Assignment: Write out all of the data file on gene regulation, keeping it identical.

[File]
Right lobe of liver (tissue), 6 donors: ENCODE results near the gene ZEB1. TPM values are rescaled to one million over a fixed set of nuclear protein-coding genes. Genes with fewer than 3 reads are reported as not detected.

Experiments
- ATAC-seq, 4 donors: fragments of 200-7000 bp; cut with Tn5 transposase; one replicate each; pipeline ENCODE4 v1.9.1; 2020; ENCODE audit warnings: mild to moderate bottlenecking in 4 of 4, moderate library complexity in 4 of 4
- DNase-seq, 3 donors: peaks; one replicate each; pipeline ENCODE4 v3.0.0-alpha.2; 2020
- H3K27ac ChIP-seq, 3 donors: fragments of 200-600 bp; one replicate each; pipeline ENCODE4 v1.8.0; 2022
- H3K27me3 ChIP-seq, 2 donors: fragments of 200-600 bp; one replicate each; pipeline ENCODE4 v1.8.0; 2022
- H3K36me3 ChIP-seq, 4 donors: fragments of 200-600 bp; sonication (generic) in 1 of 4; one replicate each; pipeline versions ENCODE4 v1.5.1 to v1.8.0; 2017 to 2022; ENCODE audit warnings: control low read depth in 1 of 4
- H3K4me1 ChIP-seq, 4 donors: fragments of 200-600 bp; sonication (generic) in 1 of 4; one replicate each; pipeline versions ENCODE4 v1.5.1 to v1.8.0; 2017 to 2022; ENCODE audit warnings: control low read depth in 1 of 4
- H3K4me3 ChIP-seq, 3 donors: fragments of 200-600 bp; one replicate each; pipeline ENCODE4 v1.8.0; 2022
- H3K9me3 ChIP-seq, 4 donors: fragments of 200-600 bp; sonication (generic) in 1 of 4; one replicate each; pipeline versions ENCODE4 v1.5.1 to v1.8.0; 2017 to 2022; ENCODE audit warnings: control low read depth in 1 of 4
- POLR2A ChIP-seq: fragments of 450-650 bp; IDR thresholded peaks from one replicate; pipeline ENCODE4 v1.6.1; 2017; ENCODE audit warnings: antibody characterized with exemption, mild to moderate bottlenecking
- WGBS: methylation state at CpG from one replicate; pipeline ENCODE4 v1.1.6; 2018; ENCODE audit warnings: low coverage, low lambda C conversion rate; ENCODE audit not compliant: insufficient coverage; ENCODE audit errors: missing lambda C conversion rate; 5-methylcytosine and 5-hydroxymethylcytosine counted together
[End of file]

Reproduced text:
Right lobe of liver (tissue), 6 donors: ENCODE results near the gene ZEB1. TPM values are rescaled to one million over a fixed set of nuclear protein-coding genes. Genes with fewer than 3 reads are reported as not detected.

Experiments
- ATAC-seq, 4 donors: fragments of 200-7000 bp; cut with Tn5 transposase; one replicate each; pipeline ENCODE4 v1.9.1; 2020; ENCODE audit warnings: mild to moderate bottlenecking in 4 of 4, moderate library complexity in 4 of 4
- DNase-seq, 3 donors: peaks; one replicate each; pipeline ENCODE4 v3.0.0-alpha.2; 2020
- H3K27ac ChIP-seq, 3 donors: fragments of 200-600 bp; one replicate each; pipeline ENCODE4 v1.8.0; 2022
- H3K27me3 ChIP-seq, 2 donors: fragments of 200-600 bp; one replicate each; pipeline ENCODE4 v1.8.0; 2022
- H3K36me3 ChIP-seq, 4 donors: fragments of 200-600 bp; sonication (generic) in 1 of 4; one replicate each; pipeline versions ENCODE4 v1.5.1 to v1.8.0; 2017 to 2022; ENCODE audit warnings: control low read depth in 1 of 4
- H3K4me1 ChIP-seq, 4 donors: fragments of 200-600 bp; sonication (generic) in 1 of 4; one replicate each; pipeline versions ENCODE4 v1.5.1 to v1.8.0; 2017 to 2022; ENCODE audit warnings: control low read depth in 1 of 4
- H3K4me3 ChIP-seq, 3 donors: fragments of 200-600 bp; one replicate each; pipeline ENCODE4 v1.8.0; 2022
- H3K9me3 ChIP-seq, 4 donors: fragments of 200-600 bp; sonication (generic) in 1 of 4; one replicate each; pipeline versions ENCODE4 v1.5.1 to v1.8.0; 2017 to 2022; ENCODE audit warnings: control low read depth in 1 of 4
- POLR2A ChIP-seq: fragments of 450-650 bp; IDR thresholded peaks from one replicate; pipeline ENCODE4 v1.6.1; 2017; ENCODE audit warnings: antibody characterized with exemption, mild to moderate bottlenecking
- WGBS: methylation state at CpG from one replicate; pipeline ENCODE4 v1.1.6; 2018; ENCODE audit warnings: low coverage, low lambda C conversion rate; ENCODE audit not compliant: insufficient coverage; ENCODE audit errors: missing lambda C conversion rate; 5-methylcytosine and 5-hydroxymethylcytosine counted together